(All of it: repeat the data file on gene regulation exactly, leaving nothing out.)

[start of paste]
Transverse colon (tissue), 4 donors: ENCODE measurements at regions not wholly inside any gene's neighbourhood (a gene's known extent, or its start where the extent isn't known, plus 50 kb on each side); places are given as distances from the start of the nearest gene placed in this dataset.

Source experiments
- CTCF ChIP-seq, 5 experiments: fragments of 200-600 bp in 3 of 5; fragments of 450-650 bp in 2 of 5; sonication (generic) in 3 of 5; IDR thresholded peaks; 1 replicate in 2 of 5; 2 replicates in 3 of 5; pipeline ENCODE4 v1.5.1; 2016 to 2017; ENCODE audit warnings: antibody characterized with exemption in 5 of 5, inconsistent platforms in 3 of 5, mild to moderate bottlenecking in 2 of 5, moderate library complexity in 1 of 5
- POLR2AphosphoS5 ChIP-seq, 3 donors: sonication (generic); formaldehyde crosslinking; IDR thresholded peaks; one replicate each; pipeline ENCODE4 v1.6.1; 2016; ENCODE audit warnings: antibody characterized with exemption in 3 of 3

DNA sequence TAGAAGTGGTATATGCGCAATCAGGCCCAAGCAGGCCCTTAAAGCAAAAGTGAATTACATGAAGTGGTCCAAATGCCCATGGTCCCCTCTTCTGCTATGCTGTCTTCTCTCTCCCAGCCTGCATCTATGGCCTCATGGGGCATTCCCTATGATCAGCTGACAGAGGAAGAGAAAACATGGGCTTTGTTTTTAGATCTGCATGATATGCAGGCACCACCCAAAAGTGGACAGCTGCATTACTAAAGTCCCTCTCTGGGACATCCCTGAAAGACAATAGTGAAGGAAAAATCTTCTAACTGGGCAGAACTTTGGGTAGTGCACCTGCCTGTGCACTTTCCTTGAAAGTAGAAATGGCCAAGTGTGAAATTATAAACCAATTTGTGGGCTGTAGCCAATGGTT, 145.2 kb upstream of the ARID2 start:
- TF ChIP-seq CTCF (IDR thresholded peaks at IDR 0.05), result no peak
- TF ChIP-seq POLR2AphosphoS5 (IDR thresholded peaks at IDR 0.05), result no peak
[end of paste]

Transverse colon (tissue), 4 donors: ENCODE measurements at regions not wholly inside any gene's neighbourhood (a gene's known extent, or its start where the extent isn't known, plus 50 kb on each side); places are given as distances from the start of the nearest gene placed in this dataset.

Source experiments
- CTCF ChIP-seq, 5 experiments: fragments of 200-600 bp in 3 of 5; fragments of 450-650 bp in 2 of 5; sonication (generic) in 3 of 5; IDR thresholded peaks; 1 replicate in 2 of 5; 2 replicates in 3 of 5; pipeline ENCODE4 v1.5.1; 2016 to 2017; ENCODE audit warnings: antibody characterized with exemption in 5 of 5, inconsistent platforms in 3 of 5, mild to moderate bottlenecking in 2 of 5, moderate library complexity in 1 of 5
- POLR2AphosphoS5 ChIP-seq, 3 donors: sonication (generic); formaldehyde crosslinking; IDR thresholded peaks; one replicate each; pipeline ENCODE4 v1.6.1; 2016; ENCODE audit warnings: antibody characterized with exemption in 3 of 3

DNA sequence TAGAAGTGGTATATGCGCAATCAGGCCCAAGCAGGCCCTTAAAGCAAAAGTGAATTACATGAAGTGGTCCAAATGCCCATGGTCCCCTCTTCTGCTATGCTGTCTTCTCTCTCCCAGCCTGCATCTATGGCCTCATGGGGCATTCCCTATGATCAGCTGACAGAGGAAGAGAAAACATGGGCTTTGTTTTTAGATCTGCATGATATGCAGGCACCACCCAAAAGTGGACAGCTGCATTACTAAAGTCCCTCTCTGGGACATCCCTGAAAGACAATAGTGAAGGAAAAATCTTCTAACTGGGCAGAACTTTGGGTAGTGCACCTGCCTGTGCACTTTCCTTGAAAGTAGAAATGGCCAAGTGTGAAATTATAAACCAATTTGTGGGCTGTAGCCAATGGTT, 145.2 kb upstream of the ARID2 start:
- TF ChIP-seq CTCF (IDR thresholded peaks at IDR 0.05), result no peak
- TF ChIP-seq POLR2AphosphoS5 (IDR thresholded peaks at IDR 0.05), result no peak